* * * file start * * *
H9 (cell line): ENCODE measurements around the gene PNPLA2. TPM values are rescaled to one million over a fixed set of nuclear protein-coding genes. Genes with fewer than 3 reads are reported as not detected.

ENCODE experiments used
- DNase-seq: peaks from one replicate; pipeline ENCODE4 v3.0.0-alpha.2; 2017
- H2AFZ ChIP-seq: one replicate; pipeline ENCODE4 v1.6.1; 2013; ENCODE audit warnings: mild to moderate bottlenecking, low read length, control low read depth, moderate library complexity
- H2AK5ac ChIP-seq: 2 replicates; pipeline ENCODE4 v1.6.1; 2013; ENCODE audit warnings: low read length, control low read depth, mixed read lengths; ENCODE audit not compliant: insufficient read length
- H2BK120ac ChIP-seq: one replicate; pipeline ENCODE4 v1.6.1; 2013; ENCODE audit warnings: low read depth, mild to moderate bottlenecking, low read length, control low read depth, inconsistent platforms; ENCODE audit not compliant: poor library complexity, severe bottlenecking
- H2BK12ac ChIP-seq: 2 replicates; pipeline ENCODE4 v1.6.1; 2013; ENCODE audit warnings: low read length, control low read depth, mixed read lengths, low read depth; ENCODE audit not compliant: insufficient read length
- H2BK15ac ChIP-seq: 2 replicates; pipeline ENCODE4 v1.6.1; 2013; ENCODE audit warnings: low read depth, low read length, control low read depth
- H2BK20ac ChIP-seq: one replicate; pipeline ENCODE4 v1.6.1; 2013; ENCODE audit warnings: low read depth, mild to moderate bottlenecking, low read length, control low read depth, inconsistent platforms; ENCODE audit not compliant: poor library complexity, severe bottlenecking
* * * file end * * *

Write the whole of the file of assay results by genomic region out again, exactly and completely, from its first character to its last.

H9 (cell line): ENCODE measurements around the gene PNPLA2. TPM values are rescaled to one million over a fixed set of nuclear protein-coding genes. Genes with fewer than 3 reads are reported as not detected.

ENCODE experiments used
- DNase-seq: peaks from one replicate; pipeline ENCODE4 v3.0.0-alpha.2; 2017
- H2AFZ ChIP-seq: one replicate; pipeline ENCODE4 v1.6.1; 2013; ENCODE audit warnings: mild to moderate bottlenecking, low read length, control low read depth, moderate library complexity
- H2AK5ac ChIP-seq: 2 replicates; pipeline ENCODE4 v1.6.1; 2013; ENCODE audit warnings: low read length, control low read depth, mixed read lengths; ENCODE audit not compliant: insufficient read length
- H2BK120ac ChIP-seq: one replicate; pipeline ENCODE4 v1.6.1; 2013; ENCODE audit warnings: low read depth, mild to moderate bottlenecking, low read length, control low read depth, inconsistent platforms; ENCODE audit not compliant: poor library complexity, severe bottlenecking
- H2BK12ac ChIP-seq: 2 replicates; pipeline ENCODE4 v1.6.1; 2013; ENCODE audit warnings: low read length, control low read depth, mixed read lengths, low read depth; ENCODE audit not compliant: insufficient read length
- H2BK15ac ChIP-seq: 2 replicates; pipeline ENCODE4 v1.6.1; 2013; ENCODE audit warnings: low read depth, low read length, control low read depth
- H2BK20ac ChIP-seq: one replicate; pipeline ENCODE4 v1.6.1; 2013; ENCODE audit warnings: low read depth, mild to moderate bottlenecking, low read length, control low read depth, inconsistent platforms; ENCODE audit not compliant: poor library complexity, severe bottlenecking